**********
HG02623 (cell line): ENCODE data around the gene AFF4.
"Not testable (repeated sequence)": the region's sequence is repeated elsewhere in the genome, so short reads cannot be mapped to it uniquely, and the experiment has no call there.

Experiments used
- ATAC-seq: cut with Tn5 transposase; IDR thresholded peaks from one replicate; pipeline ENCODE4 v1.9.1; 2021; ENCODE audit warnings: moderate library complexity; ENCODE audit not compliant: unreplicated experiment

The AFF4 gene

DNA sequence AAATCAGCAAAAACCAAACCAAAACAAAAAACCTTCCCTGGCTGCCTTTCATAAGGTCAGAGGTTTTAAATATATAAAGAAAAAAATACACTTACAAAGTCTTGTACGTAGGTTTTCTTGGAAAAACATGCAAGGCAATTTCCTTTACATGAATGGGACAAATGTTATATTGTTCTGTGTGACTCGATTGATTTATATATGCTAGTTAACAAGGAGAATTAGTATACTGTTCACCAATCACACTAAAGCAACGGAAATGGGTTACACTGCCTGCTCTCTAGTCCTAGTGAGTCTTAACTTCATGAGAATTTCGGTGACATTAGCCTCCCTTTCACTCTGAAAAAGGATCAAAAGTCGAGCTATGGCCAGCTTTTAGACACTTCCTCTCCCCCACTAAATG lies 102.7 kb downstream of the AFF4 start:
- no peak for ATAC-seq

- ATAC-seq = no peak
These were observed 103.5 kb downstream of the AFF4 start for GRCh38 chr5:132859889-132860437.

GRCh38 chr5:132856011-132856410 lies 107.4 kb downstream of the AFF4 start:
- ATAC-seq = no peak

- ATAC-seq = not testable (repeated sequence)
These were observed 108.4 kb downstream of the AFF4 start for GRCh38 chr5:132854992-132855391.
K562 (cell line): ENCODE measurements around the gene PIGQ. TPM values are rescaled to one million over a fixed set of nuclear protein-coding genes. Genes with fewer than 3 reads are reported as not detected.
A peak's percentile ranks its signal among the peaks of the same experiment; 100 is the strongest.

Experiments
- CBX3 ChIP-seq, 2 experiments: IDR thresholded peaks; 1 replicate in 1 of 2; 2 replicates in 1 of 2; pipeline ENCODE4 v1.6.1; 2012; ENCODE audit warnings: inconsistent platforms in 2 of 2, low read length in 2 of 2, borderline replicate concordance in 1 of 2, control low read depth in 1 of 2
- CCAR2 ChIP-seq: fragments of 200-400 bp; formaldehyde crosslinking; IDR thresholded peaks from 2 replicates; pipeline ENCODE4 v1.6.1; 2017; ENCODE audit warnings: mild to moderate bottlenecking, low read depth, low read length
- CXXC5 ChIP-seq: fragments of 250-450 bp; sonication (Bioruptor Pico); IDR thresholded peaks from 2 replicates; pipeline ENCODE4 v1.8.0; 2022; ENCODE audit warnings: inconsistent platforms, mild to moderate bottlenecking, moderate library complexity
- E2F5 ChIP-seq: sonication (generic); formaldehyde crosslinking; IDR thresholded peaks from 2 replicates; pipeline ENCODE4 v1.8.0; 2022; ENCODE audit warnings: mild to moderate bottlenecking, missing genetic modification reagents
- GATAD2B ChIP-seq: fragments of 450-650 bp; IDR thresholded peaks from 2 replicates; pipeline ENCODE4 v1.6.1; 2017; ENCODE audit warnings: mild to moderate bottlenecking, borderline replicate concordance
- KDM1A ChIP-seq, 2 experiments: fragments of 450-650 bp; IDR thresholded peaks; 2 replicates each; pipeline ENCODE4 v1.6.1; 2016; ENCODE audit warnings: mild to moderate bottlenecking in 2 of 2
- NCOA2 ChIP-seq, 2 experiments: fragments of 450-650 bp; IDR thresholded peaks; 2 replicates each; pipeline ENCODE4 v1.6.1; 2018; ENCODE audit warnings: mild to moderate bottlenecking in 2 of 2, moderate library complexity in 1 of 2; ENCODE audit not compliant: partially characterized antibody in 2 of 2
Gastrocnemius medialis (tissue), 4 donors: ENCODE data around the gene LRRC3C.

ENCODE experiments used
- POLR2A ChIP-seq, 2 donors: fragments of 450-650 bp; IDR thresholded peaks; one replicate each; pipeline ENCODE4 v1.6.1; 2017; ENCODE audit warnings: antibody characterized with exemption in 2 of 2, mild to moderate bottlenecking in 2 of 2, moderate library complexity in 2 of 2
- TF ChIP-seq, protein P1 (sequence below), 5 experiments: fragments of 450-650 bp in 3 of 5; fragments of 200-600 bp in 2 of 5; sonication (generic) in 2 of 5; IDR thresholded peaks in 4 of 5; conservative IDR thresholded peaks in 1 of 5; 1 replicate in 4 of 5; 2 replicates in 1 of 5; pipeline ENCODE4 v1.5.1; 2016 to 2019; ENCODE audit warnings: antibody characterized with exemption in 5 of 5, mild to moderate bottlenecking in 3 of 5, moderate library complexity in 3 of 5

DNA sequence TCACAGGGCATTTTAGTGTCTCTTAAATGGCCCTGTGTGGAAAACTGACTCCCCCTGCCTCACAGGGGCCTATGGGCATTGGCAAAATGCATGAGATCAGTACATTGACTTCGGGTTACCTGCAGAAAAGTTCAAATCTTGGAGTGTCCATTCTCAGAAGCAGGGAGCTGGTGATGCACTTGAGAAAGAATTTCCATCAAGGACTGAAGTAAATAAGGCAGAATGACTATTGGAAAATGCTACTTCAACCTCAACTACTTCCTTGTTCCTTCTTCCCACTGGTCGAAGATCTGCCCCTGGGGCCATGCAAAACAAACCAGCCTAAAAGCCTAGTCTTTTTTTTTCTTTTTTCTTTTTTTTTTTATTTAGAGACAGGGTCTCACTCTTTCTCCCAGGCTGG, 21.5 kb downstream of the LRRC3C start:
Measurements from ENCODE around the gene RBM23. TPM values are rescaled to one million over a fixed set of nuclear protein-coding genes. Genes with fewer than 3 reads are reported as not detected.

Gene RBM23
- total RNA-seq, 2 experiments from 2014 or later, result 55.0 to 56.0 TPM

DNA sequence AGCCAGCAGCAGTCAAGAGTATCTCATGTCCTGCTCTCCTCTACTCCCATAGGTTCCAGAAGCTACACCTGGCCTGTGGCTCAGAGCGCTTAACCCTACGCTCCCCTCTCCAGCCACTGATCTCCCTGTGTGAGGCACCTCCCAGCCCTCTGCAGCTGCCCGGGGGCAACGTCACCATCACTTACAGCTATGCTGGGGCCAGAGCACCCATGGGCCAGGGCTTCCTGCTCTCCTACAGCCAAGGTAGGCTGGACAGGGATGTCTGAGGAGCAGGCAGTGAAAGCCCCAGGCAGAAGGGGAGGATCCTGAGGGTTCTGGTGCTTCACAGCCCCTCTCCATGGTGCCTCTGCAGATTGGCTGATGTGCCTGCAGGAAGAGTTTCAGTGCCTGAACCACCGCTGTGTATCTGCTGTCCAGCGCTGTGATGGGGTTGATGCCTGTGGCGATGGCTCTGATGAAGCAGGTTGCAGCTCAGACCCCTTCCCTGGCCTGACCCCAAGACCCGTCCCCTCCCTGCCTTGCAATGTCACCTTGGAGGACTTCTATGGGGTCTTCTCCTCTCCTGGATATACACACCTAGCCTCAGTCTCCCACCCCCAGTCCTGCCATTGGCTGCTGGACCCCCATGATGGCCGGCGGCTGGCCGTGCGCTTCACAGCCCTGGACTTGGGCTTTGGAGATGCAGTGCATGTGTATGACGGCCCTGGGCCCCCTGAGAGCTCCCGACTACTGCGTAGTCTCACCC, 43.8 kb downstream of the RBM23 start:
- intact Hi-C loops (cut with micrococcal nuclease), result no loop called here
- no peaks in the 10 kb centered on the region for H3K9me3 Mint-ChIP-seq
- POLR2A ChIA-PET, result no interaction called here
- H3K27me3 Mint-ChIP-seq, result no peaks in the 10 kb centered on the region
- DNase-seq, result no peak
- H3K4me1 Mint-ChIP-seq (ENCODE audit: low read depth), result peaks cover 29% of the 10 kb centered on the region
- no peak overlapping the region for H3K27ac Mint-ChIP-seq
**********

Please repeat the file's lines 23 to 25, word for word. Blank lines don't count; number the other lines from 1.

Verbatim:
- NCOA2 ChIP-seq, 2 experiments: fragments of 450-650 bp; IDR thresholded peaks; 2 replicates each; pipeline ENCODE4 v1.6.1; 2018; ENCODE audit warnings: mild to moderate bottlenecking in 2 of 2, moderate library complexity in 1 of 2; ENCODE audit not compliant: partially characterized antibody in 2 of 2
Gastrocnemius medialis (tissue), 4 donors: ENCODE data around the gene LRRC3C.

ENCODE experiments used